All of this has resulted in vastly disparate cyber insurance purchasing trends. Consumer-facing industries have led the charge, and various estimates put adoption rates around 50 percent for key segments: financial, healthcare, retail and hospitality. Additionally, certain business-to-business firms (those that play in the PII chain) can blend cyber coverage into commercial E&O policies. Beyond those industries and for categories such as industrial, manufacturing or critical infrastructure, firms struggle with insurability and uptake is much more limited or nonexistent.
Another significant problem is limits sufficiency. While meaningful amounts of coverage exist for certain risks (mainly PII related), the limited amount of other forms is often not enough to provide the catastrophic coverage levels that very large firms desire.
Lastly, the current manner in which carriers are approaching cyber risk from an underwriting perspective is problematic. While underwriting for privacy and related financial loss products is good, expertise on more traditional products drops off significantly and is often non-existent. This dynamic is generally caused by insurers' silo approach whereby cyber underwriters often do not interact with their counterparts on other lines of coverage, therefore producing everything from an inconsistent methodology to shaky coverage extensions or definitive exclusions.
The Way Forward
The ideal solution would be $1 billion or more of "Cyber Complete" coverage that would span the entire spectrum of exposure as identified above, except for those areas that are incredibly difficult to insure or entirely uninsurable. Coverage would be structured as catastrophic protection with substantial retentions (similar to those taken on property programs), and insureds would maintain the ability to infill such retentions with smaller exposure specific policies where achievable.
Given the size of the program, an industry syndicate structure could work best, with other critical components as follows:
expertise: An approach similar to what top insurers in the property world deploy -- engineers that evaluate and assist clients with risk and that just happen to offer insurance. In this case, the approach would involve a central group of top cyber professionals with expertise tied to the various domains of the underwriting framework and subscribed to by all participating carriers. This dynamic is critically important in order for the insurance carriers to gain confidence that all risks are being evenly and expertly distributed.
framework: We believe that the underwriting and policy compliance framework needs to be enterprise-wide and inclusive of both physical and IT security, with a focus on critical domains such as enterprise assets, cyber governance, external and internal threats, regulatory compliance and event preparedness. This will allow for a more comprehensive analysis rather than a focus on granular elements such as firewalls and antivirus software, which is too often the case currently. Additionally, the framework needs to constantly evolve based on the changing threat climate; this will not be a standard that is instantly outdated and one that gives firms the ability to achieve minimum compliance and check the box.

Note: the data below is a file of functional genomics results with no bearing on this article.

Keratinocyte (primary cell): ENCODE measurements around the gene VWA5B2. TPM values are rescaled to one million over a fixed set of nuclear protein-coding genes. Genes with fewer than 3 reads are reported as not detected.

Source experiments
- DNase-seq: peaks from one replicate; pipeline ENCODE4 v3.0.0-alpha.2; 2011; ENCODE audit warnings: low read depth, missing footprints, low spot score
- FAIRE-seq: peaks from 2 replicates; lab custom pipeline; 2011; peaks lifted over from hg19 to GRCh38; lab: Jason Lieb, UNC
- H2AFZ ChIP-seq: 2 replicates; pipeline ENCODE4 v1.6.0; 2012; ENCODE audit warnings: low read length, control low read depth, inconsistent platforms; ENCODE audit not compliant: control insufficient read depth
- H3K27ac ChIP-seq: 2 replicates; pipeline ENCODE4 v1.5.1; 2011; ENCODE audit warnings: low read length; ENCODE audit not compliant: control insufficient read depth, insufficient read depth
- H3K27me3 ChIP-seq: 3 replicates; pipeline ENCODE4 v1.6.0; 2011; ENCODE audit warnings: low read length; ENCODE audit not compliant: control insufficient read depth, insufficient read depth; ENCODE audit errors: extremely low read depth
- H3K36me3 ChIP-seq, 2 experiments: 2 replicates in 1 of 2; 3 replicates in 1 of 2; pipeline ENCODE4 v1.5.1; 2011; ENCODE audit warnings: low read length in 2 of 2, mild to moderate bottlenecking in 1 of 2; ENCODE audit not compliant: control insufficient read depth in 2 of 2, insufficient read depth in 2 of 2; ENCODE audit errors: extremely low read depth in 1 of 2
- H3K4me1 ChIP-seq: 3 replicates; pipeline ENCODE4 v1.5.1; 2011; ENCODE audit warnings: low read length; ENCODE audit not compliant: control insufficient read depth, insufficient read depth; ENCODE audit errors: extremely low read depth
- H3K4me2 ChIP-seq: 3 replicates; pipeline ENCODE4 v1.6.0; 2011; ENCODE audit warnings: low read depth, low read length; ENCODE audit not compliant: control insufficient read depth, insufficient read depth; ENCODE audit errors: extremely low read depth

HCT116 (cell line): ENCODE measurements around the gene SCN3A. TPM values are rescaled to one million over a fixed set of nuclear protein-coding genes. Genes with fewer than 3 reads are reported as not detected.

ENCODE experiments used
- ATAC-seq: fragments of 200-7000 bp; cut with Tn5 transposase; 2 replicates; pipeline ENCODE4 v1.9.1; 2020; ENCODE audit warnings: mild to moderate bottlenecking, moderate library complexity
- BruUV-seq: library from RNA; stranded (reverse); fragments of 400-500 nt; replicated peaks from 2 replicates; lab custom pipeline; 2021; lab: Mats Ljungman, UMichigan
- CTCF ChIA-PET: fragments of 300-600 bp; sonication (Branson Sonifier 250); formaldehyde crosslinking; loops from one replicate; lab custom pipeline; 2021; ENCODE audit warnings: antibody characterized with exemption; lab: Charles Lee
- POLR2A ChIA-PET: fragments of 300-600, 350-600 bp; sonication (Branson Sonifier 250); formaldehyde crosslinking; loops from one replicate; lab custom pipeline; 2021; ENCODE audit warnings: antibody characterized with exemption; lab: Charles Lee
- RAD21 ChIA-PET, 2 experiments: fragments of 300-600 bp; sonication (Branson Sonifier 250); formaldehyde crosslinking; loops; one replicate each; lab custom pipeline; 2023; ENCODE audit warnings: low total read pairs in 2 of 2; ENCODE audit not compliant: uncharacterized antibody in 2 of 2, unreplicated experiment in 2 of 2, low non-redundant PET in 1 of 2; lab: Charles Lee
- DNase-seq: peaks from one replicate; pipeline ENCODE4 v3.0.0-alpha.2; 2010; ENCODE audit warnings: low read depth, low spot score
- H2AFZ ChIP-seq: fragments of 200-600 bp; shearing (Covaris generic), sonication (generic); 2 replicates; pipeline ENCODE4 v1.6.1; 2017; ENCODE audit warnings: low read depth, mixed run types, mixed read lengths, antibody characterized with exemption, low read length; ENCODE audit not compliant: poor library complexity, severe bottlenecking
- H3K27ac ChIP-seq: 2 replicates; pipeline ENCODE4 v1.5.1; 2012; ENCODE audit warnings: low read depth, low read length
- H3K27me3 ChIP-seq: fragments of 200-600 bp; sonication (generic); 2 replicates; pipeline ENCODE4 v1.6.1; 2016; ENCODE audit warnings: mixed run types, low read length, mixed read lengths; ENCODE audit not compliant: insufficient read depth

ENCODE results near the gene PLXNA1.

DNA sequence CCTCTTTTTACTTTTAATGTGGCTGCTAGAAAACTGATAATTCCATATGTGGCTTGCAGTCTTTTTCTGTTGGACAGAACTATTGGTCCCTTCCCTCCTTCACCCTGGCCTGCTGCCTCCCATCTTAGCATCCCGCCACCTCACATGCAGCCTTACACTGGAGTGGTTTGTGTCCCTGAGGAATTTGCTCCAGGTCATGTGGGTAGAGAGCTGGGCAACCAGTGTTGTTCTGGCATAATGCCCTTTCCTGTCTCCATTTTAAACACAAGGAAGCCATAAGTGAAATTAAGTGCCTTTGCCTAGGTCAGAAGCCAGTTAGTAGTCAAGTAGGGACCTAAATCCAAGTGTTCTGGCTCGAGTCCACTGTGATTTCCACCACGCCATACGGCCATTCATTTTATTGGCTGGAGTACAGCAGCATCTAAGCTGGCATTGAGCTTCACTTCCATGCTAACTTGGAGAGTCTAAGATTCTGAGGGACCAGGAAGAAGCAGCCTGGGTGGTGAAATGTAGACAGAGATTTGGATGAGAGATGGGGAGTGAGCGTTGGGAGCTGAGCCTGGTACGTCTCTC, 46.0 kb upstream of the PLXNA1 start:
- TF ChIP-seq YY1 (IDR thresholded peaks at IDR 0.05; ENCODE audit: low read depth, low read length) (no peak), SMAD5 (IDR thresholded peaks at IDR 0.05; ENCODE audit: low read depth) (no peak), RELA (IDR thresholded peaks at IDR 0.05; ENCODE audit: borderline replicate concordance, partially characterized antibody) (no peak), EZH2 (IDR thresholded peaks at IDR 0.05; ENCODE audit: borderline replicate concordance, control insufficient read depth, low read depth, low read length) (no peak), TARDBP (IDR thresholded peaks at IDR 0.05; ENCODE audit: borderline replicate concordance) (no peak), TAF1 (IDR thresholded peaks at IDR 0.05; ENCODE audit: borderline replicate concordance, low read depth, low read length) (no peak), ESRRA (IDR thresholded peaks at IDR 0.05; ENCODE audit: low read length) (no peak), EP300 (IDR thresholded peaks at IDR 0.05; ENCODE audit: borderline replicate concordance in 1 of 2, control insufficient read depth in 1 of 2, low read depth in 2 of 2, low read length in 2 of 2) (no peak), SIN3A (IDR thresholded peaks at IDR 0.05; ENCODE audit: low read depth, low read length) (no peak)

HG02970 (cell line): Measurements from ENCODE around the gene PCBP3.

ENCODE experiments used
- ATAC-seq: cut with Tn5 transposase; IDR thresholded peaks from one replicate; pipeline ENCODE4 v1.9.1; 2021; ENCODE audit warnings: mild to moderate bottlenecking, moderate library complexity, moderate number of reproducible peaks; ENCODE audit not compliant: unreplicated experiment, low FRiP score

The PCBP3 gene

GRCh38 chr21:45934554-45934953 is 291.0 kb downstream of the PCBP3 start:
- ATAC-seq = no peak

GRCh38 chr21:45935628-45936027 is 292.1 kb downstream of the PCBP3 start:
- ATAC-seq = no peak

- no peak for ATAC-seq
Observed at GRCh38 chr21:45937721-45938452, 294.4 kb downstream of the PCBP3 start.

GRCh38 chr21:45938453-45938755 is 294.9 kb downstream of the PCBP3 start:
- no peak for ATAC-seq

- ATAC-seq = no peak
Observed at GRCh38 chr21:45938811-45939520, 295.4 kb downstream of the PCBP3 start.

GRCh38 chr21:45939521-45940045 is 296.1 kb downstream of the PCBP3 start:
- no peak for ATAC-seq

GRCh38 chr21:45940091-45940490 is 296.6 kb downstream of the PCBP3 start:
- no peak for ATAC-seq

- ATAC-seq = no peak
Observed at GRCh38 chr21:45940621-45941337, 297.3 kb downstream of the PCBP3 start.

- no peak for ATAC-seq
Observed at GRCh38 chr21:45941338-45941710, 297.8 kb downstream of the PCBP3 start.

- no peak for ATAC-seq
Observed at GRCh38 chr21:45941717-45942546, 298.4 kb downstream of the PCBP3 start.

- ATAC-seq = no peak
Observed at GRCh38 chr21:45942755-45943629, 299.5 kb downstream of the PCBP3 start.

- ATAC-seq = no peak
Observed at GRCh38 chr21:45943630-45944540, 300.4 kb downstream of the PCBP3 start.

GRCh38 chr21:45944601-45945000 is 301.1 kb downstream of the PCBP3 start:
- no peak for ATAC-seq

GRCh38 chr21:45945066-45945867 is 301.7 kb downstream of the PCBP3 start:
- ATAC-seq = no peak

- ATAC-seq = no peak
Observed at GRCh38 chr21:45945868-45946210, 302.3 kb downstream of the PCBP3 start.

component: It is important that the framework ties heavily to and evaluates the reputational profile of the insured. Aligning cyber readiness with reputational resilience both manages risk and maximizes corporate value. Studies have shown a positive correlation between shareholder value and reputation resilience to bad events, and firms with outstanding reputation rankings can recover more quickly and effectively from significant cyber events. Our research also shows that the market puts a premium on firms that consistently exhibit strong organizational controls, so utilizing a dynamic framework linked to reputation and backing it with a comprehensive insurance product will signal resiliency to the market and therefore increase the shareholder value to the firm.
4. "Big Data" benefits: The insurance industry sits on a treasure trove of information that, if used appropriately and with the right precautions, could be utilized to the benefit of all parties. Numerous insurers that underwrite the cyber risk of firms across all industries and see real time claim activity have far more insight into the macro cyber climate than most security providers that generally focus on narrow verticals. This data should be used to evolve the framework and by establishing certain compliance thresholds, policyholders would be incented to continually improve their security posture in order to maintain coverage. Currently, however, there is no industry-wide information sharing mechanism, nor do most insurers even interact with their insureds until subsequent policy renewals.
This approach not only creates the framework to allow the insurance industry to better understand cyber risk and provide comprehensive cyber solutions, it also allows the industry to play a critical role in current efforts aiming at strengthening cyber infrastructure.
President Obama recently signed an executive order that directed the National Institute of Standards and Technology (NIST) to establish a cyber-framework for critical infrastructure. While this is a step in the right direction, skeptics would consider the proposed framework as just one that will quickly become outdated. The information sharing component could allow the insurance industry to partner with NIST and collaborate with trend data to develop a framework that facilitates government backed liability waivers.
Secondly, Congress has already started the process of re-authorizing the Terrorism Risk Insurance Act, which expires December, 2014. An unanswered question is whether a renewed version of TRIA will include protection for cyber insurance, which is currently lacking. It seems reasonable to argue that a better understanding of the risk from an underwriting standpoint and dynamic thresholds for policyholders to maintain coverage could provide Congress the confidence to give the insurance industry this critical ultimate backstop.
It's time for the industry to evolve.
is vice president of Aon Risk Solutions.
ROBERT LISCOUSKI is principle of
Convergent Risk Group
May 7, 2013